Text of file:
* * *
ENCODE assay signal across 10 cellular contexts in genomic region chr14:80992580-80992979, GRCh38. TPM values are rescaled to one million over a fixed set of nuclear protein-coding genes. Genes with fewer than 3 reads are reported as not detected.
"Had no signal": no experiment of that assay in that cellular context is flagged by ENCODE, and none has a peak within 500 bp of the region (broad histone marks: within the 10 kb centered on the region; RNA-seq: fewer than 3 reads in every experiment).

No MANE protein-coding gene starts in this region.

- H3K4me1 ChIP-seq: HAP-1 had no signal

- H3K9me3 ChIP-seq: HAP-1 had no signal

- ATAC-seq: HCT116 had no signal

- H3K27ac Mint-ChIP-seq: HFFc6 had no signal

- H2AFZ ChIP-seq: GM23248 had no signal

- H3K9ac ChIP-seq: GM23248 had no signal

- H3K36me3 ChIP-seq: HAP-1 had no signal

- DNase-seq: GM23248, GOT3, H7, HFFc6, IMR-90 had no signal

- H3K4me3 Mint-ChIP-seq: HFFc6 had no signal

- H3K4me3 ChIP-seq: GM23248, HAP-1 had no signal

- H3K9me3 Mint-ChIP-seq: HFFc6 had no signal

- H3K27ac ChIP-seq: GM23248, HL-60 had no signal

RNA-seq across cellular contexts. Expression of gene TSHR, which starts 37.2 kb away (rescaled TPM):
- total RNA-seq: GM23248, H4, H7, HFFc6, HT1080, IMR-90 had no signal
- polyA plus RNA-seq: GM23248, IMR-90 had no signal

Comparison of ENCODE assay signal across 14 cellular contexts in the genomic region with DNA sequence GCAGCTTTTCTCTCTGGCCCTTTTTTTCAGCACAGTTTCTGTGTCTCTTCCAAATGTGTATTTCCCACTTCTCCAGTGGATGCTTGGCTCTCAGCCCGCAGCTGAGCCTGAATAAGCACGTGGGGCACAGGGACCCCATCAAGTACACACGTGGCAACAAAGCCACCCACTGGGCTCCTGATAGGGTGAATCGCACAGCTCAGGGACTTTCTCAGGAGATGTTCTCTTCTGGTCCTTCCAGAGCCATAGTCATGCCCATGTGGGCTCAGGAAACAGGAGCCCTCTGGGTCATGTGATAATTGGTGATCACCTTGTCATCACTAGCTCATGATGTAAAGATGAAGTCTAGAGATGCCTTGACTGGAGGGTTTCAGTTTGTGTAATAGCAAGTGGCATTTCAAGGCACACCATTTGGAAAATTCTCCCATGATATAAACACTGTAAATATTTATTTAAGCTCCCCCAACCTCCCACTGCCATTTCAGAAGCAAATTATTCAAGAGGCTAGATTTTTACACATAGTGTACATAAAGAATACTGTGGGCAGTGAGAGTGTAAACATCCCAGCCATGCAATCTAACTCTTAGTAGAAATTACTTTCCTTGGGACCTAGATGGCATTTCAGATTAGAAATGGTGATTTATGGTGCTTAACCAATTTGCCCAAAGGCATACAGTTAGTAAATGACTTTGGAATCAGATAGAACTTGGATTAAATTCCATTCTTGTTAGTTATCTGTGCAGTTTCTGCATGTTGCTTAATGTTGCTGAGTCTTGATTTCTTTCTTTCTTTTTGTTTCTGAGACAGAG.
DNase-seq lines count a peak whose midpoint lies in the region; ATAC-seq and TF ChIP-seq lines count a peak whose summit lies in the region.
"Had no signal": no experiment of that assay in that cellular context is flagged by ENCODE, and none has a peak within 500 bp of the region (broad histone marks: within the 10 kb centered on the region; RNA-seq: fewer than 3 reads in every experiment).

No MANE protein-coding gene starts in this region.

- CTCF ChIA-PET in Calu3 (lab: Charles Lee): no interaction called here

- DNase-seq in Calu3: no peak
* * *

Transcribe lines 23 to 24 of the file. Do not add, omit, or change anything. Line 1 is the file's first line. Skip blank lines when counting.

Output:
- CTCF ChIA-PET in Calu3 (lab: Charles Lee): no interaction called here

- DNase-seq in Calu3: no peak